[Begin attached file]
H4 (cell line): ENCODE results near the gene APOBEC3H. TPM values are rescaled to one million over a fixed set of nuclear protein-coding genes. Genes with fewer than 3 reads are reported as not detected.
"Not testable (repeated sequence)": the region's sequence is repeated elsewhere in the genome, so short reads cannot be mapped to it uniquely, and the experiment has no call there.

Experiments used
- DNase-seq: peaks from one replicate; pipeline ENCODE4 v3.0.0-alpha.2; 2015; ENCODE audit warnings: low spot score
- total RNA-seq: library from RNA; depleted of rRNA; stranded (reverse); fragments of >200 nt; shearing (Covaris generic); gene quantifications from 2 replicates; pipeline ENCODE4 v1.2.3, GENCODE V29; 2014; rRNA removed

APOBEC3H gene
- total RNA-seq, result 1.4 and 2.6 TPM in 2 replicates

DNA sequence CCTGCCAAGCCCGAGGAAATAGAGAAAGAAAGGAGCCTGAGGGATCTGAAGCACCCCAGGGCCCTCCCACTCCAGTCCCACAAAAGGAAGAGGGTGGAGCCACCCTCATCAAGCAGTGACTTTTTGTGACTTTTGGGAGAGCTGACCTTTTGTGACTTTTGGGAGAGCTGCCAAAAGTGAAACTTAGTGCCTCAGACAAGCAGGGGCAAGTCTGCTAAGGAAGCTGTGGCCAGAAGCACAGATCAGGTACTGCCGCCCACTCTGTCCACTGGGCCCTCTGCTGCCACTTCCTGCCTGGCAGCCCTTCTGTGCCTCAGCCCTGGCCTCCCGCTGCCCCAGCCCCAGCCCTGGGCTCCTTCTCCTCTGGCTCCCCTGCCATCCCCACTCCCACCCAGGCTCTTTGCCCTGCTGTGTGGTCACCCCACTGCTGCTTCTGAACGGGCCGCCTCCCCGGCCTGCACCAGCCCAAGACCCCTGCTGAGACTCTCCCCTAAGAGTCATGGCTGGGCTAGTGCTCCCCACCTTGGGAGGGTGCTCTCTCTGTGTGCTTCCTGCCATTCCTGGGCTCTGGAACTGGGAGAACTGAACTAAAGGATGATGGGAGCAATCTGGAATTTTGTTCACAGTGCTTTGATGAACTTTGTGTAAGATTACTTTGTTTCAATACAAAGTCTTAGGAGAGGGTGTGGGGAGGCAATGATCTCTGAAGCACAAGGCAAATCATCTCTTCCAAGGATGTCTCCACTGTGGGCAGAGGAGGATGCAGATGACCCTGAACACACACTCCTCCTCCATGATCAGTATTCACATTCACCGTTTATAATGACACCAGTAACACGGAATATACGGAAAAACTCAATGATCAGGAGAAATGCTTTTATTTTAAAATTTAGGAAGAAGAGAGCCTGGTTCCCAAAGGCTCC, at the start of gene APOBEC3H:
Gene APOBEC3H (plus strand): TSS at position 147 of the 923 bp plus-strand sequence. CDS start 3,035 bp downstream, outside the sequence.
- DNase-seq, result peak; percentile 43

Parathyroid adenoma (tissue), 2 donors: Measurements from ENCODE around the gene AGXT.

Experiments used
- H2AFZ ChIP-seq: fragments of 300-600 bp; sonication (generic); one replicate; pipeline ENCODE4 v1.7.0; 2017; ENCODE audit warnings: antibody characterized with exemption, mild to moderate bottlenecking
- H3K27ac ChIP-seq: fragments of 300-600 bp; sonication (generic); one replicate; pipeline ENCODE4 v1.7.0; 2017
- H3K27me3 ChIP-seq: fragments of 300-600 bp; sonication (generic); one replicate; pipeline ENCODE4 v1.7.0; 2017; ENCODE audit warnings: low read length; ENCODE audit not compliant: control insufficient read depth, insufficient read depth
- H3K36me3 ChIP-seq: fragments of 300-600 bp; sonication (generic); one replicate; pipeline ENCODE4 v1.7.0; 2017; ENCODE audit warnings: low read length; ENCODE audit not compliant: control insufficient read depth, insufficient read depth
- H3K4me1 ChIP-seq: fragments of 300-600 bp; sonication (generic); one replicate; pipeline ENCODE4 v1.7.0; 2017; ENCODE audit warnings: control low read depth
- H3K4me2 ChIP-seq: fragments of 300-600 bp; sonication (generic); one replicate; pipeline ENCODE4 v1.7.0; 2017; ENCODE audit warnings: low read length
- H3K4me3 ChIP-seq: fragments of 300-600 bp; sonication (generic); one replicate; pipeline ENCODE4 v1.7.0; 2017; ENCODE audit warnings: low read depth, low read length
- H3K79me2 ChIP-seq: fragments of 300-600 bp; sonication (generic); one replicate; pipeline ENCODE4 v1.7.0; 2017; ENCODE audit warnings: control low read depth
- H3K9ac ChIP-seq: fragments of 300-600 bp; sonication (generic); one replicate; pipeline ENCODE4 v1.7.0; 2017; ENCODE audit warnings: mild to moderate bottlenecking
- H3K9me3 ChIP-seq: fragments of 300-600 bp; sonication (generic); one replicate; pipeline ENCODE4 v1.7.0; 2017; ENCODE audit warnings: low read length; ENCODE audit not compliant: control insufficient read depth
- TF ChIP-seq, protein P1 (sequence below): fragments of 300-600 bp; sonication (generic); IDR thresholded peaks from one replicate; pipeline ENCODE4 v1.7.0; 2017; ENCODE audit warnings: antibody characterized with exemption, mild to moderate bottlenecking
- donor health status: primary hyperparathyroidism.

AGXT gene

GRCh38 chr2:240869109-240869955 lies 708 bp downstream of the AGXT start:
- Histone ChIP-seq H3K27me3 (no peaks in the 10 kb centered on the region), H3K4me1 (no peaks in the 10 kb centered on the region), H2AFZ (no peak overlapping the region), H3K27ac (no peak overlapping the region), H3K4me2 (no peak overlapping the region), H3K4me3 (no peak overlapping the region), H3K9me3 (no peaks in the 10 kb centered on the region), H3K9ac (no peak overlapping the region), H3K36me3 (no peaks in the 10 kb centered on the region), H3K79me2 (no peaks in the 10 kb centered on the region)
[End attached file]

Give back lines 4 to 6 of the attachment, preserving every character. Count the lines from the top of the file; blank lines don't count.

- DNase-seq: peaks from one replicate; pipeline ENCODE4 v3.0.0-alpha.2; 2015; ENCODE audit warnings: low spot score
- total RNA-seq: library from RNA; depleted of rRNA; stranded (reverse); fragments of >200 nt; shearing (Covaris generic); gene quantifications from 2 replicates; pipeline ENCODE4 v1.2.3, GENCODE V29; 2014; rRNA removed

APOBEC3H gene